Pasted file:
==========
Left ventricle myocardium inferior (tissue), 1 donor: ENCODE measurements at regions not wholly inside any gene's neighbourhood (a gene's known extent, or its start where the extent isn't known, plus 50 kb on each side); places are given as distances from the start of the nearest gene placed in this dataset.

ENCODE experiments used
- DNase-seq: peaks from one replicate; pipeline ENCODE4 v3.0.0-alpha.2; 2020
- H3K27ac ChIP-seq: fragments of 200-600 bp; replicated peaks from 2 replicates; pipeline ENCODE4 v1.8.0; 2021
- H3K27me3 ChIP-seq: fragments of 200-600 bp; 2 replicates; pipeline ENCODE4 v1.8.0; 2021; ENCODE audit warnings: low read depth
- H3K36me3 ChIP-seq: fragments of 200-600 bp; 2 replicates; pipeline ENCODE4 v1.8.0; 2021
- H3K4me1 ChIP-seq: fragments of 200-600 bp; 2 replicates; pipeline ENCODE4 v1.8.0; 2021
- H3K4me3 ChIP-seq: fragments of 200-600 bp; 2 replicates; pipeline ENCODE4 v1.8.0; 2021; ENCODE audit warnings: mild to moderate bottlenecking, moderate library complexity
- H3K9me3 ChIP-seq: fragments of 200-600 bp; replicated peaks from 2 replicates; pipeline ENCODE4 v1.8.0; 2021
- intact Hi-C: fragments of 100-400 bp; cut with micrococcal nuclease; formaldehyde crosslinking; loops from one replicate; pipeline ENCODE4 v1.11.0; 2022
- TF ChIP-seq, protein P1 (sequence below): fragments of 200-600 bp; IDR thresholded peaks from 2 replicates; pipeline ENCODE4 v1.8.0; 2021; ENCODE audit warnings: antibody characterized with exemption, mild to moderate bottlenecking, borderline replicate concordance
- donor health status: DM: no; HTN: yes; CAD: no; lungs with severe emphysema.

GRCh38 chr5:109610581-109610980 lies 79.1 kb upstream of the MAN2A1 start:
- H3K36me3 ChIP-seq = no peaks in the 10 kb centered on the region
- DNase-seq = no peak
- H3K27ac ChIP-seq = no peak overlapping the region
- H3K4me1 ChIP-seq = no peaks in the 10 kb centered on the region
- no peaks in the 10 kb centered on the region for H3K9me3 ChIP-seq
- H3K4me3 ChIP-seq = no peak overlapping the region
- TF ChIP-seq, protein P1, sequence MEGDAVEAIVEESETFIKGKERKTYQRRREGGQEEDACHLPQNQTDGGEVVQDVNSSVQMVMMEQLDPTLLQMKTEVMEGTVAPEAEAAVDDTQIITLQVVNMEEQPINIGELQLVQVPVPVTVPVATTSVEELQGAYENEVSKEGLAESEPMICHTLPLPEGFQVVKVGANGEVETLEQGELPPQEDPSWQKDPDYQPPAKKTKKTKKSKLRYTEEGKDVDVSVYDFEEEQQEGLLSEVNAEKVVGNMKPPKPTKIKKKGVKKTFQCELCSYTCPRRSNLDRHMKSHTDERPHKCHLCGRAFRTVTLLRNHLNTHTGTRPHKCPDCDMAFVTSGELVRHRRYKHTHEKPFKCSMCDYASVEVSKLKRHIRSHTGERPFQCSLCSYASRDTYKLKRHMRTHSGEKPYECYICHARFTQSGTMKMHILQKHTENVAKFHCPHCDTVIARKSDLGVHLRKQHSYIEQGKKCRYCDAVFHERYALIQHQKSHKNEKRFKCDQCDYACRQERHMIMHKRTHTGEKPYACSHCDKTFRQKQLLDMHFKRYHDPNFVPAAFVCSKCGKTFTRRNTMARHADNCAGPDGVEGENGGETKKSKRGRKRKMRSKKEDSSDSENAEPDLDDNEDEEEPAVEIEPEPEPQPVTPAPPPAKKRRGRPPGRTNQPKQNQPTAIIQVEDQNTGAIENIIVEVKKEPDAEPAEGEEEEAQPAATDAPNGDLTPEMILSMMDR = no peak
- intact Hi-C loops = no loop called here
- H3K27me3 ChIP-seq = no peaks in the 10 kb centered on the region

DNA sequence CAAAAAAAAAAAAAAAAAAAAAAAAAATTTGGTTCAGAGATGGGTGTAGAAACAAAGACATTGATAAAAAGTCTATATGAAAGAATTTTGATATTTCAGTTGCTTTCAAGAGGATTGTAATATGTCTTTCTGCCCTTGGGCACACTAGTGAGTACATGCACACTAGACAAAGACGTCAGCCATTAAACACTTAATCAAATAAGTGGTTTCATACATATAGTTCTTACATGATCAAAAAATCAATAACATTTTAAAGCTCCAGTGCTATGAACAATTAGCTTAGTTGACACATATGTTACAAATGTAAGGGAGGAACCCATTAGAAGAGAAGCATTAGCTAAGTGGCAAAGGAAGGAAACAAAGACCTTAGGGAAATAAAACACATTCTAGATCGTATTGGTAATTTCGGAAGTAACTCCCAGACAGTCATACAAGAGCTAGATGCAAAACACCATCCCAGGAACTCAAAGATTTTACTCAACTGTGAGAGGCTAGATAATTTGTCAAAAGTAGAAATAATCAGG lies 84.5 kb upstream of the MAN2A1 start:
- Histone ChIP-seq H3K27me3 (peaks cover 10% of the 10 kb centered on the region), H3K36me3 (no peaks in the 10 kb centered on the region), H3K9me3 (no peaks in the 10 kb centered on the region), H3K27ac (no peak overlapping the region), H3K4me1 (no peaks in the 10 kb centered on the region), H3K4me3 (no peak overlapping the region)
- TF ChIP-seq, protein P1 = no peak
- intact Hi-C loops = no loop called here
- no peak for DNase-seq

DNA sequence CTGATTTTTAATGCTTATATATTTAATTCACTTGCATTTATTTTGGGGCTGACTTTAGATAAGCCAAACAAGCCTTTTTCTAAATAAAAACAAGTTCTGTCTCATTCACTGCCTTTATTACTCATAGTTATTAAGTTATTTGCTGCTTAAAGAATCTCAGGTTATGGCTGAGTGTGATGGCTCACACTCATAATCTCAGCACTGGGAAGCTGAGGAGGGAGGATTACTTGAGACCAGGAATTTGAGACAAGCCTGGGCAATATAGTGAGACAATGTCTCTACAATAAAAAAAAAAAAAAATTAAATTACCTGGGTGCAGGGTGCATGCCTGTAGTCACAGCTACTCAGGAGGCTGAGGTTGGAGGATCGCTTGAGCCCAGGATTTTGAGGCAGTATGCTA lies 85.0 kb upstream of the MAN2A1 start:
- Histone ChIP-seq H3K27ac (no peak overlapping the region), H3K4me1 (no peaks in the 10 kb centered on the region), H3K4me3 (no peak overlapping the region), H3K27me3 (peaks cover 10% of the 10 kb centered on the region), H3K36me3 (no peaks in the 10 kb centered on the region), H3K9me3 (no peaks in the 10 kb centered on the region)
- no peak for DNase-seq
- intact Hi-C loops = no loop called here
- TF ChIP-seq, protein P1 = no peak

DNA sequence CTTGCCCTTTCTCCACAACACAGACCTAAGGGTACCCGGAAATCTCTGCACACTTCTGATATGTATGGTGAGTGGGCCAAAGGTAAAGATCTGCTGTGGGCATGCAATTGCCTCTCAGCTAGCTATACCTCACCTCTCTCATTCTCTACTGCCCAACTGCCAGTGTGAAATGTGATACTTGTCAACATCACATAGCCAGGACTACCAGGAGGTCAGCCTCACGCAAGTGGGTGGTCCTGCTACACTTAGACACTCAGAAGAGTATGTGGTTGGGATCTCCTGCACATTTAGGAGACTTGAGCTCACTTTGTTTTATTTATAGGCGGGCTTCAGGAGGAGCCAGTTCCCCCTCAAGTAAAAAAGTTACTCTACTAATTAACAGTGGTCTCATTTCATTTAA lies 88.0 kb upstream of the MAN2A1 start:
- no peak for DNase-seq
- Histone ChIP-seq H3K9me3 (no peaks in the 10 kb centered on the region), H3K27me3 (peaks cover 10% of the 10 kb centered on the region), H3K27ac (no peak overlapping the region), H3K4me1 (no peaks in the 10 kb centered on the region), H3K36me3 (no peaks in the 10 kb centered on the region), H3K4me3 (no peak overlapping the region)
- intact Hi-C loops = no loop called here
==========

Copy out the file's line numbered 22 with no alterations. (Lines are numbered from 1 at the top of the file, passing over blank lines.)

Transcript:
- H3K27me3 ChIP-seq = no peaks in the 10 kb centered on the region